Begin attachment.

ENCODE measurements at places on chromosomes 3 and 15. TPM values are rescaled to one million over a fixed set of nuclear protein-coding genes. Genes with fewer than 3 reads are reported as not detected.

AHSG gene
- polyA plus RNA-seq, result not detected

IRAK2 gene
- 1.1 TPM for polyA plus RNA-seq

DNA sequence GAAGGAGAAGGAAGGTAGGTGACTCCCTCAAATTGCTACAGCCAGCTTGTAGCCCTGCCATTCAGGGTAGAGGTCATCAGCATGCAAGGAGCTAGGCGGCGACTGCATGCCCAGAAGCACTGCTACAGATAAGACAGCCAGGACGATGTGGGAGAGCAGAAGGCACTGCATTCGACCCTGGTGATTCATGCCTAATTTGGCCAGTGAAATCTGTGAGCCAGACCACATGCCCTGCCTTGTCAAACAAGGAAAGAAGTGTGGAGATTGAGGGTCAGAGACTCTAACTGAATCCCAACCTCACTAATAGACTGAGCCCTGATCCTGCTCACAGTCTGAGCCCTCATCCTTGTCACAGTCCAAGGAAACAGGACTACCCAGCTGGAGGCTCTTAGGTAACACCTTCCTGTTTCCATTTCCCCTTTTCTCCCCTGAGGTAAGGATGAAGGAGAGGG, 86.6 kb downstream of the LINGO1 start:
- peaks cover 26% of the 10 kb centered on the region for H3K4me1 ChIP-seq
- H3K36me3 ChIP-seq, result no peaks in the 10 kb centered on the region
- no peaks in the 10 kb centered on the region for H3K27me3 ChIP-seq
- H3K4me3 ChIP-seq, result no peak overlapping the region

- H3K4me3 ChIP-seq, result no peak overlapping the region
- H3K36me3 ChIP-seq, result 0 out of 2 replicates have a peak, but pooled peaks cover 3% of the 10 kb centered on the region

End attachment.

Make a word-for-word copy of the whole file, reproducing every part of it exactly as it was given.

ENCODE measurements at places on chromosomes 3 and 15. TPM values are rescaled to one million over a fixed set of nuclear protein-coding genes. Genes with fewer than 3 reads are reported as not detected.

AHSG gene
- polyA plus RNA-seq, result not detected

IRAK2 gene
- 1.1 TPM for polyA plus RNA-seq

DNA sequence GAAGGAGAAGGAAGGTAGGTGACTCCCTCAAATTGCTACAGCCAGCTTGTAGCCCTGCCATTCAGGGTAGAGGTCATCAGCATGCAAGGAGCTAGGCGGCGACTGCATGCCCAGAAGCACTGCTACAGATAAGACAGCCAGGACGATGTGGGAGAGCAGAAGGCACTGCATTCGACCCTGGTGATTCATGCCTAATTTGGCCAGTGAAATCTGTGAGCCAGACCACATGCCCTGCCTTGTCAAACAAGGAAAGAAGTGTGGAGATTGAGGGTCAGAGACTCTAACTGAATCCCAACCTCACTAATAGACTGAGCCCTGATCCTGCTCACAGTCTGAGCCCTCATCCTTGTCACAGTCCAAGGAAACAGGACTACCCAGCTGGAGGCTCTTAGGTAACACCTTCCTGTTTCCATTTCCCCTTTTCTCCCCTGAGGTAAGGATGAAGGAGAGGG, 86.6 kb downstream of the LINGO1 start:
- peaks cover 26% of the 10 kb centered on the region for H3K4me1 ChIP-seq
- H3K36me3 ChIP-seq, result no peaks in the 10 kb centered on the region
- no peaks in the 10 kb centered on the region for H3K27me3 ChIP-seq
- H3K4me3 ChIP-seq, result no peak overlapping the region

- H3K4me3 ChIP-seq, result no peak overlapping the region
- H3K36me3 ChIP-seq, result 0 out of 2 replicates have a peak, but pooled peaks cover 3% of the 10 kb centered on the region